As I entered the hallway I opened the door leading to the garage. I flipped the switch on the wall, immediately illuminating Aunt Rachel’s red Altima with the overhead lights. It sat parked in its usual spot. I was uncertain as to whether it was a good sign that her car was there or a bad one. I retraced my steps back to the front door where I was joined by Mr. Stokes. We ascended the stairs intending to search the bedrooms for any sign of my aunt or my cousin, but the stagnation of the air within the stairway was almost unbearable. It felt as if the oxygen was slowly being sucked out of the atmosphere. I coughed a few times and considered turning back and explore her art studio instead, but Mr. Stokes urged me forward. The numerous windows in the house provided us with more than an adequate amount of sunlight, but I felt the discomforting sensation of a sinister presence lurking within the abnormal shadows being cast around us. I felt as if they were gathering and attempting to forcefully persuade us to leave the house. I considered that it was my own paranoia that caused me to feel and think this way, but I knew that the sensations originated from more than my own disturbed mind.

We approached the guest room first and found that it was orderly with its bed made and other furniture and décor undisturbed. The sun’s rays filtered through the curtained window and cast interesting shadows on the papered wall. My aunt’s Maine Coon cat sauntered out from the closet and jumped onto the bed with a loud meow.

“Hey there, Heimdall,” I cooed, reaching over and scratching him under the chin. His orange fur was soft to the touch. “Where’s Aunt Rachel?”

“He won’t tell us anything,” Mr. Stokes scoffed. “He’s always been uncooperative and rebellious ever since he was a kitten. Loki would have been a more fitting name for him.”

Heimdall hissed and growled at my tutor before jumping from the bed and running out of the room.

I raised an eyebrow at Mr. Stokes before moving onto the next bedroom, which was my cousin’s.

Christian’s room was filthy and disorganized. How anyone could live in such chaos baffled me. I would not characterize my cousin as a neat freak, but the disaster we discovered in his bedroom appeared overly messy for even him. The bed was unmade with the blanket, sheets, and comforter twisted around each other and hanging off the side of the bed; random items of clothing were scattered around the room with a pile of what I assumed was dirty laundry leaning against the hamper. The contents of his closet were spilling out of the partially closed doors and into the middle of the room, which was carpeted with an assortment of candy wrappers, empty chip bags, scraps of paper, and from what I determined by the illustrations were pages from a few different comic books. I located at least one greasy pizza box with some uneaten pieces sitting on his computer desk along with empty plastic bottles of soda.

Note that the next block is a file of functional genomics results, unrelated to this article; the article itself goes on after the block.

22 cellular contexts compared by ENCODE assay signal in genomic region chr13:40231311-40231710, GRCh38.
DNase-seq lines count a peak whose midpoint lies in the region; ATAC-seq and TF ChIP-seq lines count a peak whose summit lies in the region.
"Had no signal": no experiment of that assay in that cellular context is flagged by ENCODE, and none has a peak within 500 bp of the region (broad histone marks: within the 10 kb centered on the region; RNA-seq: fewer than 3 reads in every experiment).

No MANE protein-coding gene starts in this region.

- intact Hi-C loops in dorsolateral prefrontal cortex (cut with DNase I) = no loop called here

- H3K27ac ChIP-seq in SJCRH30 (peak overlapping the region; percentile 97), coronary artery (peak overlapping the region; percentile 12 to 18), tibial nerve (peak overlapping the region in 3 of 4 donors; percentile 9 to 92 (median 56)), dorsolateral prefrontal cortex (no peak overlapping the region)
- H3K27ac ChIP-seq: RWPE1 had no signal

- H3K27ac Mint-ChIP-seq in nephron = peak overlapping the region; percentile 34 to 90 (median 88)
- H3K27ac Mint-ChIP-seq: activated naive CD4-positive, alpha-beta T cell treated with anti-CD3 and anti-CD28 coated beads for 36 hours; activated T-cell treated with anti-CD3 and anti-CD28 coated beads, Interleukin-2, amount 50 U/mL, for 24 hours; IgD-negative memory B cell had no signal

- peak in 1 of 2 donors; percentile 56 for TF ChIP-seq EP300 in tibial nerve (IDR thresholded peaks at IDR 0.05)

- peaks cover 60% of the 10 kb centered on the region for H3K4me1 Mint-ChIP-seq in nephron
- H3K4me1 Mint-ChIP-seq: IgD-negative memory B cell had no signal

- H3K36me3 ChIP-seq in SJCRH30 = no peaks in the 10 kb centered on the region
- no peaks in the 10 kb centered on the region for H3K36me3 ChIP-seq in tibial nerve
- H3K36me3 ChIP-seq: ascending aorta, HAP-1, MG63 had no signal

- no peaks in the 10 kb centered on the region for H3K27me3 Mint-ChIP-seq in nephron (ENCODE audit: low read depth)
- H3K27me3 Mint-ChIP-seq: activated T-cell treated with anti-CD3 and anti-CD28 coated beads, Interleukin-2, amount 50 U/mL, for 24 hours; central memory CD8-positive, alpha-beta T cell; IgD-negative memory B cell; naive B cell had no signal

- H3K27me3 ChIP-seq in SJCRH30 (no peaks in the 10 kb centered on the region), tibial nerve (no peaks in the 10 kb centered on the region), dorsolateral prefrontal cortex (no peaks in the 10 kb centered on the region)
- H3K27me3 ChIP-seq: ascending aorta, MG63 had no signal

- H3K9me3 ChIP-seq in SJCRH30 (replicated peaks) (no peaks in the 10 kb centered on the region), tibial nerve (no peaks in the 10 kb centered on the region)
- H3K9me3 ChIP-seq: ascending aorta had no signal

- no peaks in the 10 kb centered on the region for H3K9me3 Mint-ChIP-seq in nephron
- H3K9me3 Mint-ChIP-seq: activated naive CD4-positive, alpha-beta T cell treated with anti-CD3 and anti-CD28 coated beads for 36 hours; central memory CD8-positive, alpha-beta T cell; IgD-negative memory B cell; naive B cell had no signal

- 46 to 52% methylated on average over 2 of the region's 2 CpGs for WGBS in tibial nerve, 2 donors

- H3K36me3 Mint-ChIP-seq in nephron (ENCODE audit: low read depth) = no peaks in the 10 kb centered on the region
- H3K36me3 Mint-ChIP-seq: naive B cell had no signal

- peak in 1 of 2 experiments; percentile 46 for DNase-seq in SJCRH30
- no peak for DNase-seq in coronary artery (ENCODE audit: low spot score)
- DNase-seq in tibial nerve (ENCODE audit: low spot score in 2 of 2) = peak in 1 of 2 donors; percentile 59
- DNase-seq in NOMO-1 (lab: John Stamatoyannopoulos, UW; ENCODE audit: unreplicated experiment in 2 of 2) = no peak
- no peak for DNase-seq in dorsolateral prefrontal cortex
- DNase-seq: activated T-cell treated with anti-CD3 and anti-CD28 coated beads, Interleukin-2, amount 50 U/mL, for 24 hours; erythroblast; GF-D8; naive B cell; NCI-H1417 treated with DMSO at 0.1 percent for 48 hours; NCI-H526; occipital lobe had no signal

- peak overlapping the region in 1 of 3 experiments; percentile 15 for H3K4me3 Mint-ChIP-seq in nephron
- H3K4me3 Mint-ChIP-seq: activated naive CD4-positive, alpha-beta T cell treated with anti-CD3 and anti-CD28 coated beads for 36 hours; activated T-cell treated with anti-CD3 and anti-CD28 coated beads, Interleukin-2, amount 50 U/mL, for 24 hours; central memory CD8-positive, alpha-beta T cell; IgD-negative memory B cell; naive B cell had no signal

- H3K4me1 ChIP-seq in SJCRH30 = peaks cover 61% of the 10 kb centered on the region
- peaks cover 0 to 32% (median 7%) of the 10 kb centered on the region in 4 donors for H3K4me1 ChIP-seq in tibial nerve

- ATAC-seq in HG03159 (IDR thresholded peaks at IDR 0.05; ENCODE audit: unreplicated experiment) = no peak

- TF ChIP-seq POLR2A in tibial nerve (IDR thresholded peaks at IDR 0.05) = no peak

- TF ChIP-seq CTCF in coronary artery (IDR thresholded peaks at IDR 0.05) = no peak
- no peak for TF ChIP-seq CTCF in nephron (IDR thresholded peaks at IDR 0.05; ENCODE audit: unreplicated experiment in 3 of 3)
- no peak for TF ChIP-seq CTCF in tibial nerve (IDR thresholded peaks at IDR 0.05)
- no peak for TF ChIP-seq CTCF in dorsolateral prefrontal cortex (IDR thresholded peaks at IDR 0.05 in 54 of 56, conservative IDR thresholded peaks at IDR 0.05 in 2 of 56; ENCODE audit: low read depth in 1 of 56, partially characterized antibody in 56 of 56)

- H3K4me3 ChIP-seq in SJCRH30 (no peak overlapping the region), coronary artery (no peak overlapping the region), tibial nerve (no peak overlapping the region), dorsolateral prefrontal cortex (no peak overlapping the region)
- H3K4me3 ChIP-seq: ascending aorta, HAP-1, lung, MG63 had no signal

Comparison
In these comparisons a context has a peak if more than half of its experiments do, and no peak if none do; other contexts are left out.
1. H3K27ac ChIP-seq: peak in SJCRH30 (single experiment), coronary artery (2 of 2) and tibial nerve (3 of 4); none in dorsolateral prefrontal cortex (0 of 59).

“Disgraceful,” frowned Mr. Stokes as he turned and headed to the closed door across the hallway. He was clearly uninterested in looking beyond the mess, though I briefly entertained the idea of rummaging through the chaos for clues, but changed my mind as I spotted Heimdall following my tutor towards the last bedroom.

Mr. Stokes knocked on the door and waited for a response. I knew she wasn’t inside, but hoped that maybe my intuition was mistaken. He glanced at me over his shoulder before turning the knob and opening the door. The aroma of herbs and burnt wood drifted out of my aunt’s private sanctuary and into the hall. Heimdall weaved his way passed my tutor’s legs and darted through the opening, disappearing into the room before we were able to take a step over the threshold.

Her room was a complete contrast to Christian’s. Her bed was made with the two sleeping pillows tucked in shams and the smaller decorative ones carefully placed in front of them and the nightstand held only a lamp and small digital alarm clock placed an arm’s length from the edge of the bed. The top of her antique dresser was immaculate with her perfume bottles arranged according to their height. The only area in the room that was disorganized was her desk, which was covered with numerous books some laid opened while others were stacked.

The books caught my attention so while Mr. Stokes walked towards the door leading to the private bathroom I approached the desk and pulled out the chair. I sat, scanning the text of the opened book hoping to gain insight into what my aunt was doing or at least thinking the last time she was in her room. I allowed my fingers to travel along the page as I read the words written in the same dialect as my favorite occult book, which held a place of honor in my bookcase at home. I flipped shut the cover searching for the title of this particular tome. I ran the tips of my fingers over the worn burgundy leather. My fingers easily found the grooves of the embossed title and slowly traced each letter of the title; Grimoire of the Necromancer.

Why was Aunt Rachel reading this book? What knowledge did she hope to acquire? Was her research connected to me or The Ancestors in some way? Did this lead to her current situation? As I sat in contemplation my head began to throb. The atmospheric pressure in the bedroom had dropped, causing a familiar insidious fear to rumble within the center of my being like a timpani and I knew that in moments I would be overcome by a wave of vertigo. I stood and searched the room for the origin of the imposing and threatening presence that had manifested in my company, but saw only that Mr. Stokes had appeared at the door way to the bathroom wearing his customary mask of trepidation. He, too, felt the presence.